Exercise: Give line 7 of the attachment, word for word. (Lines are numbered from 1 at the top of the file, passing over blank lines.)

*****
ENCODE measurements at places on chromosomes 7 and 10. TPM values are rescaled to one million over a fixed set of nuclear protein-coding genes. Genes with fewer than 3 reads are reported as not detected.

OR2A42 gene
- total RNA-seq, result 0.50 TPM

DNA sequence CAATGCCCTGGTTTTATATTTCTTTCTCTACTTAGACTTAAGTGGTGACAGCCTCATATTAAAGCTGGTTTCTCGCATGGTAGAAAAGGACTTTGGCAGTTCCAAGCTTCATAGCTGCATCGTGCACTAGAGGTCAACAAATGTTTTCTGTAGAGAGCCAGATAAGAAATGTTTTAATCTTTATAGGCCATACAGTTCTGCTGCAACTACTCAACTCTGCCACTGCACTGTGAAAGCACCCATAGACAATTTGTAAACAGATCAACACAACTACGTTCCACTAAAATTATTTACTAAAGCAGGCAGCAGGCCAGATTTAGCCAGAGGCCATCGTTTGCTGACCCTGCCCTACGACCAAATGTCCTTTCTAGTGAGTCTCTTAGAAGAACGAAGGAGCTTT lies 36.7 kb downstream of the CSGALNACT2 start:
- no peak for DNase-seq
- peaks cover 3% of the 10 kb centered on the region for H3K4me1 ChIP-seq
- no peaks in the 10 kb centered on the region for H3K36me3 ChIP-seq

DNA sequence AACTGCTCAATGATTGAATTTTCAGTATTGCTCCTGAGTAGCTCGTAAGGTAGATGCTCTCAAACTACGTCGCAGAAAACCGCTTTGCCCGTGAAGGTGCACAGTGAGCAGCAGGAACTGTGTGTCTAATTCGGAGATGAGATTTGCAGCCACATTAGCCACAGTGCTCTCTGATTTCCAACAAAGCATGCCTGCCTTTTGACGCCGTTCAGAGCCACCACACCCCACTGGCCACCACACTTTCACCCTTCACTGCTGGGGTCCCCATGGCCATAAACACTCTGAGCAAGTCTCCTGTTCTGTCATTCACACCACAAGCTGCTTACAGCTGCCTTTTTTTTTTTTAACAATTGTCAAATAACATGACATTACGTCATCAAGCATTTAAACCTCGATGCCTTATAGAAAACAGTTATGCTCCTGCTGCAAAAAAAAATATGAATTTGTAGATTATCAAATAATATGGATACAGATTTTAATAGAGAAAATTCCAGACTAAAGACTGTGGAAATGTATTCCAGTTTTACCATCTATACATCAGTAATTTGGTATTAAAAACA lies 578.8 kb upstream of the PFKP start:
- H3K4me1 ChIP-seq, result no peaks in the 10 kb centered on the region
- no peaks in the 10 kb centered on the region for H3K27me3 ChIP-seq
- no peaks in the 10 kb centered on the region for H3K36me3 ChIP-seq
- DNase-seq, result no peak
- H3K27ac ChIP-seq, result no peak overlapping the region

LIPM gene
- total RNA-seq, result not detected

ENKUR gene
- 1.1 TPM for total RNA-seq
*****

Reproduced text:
- no peaks in the 10 kb centered on the region for H3K36me3 ChIP-seq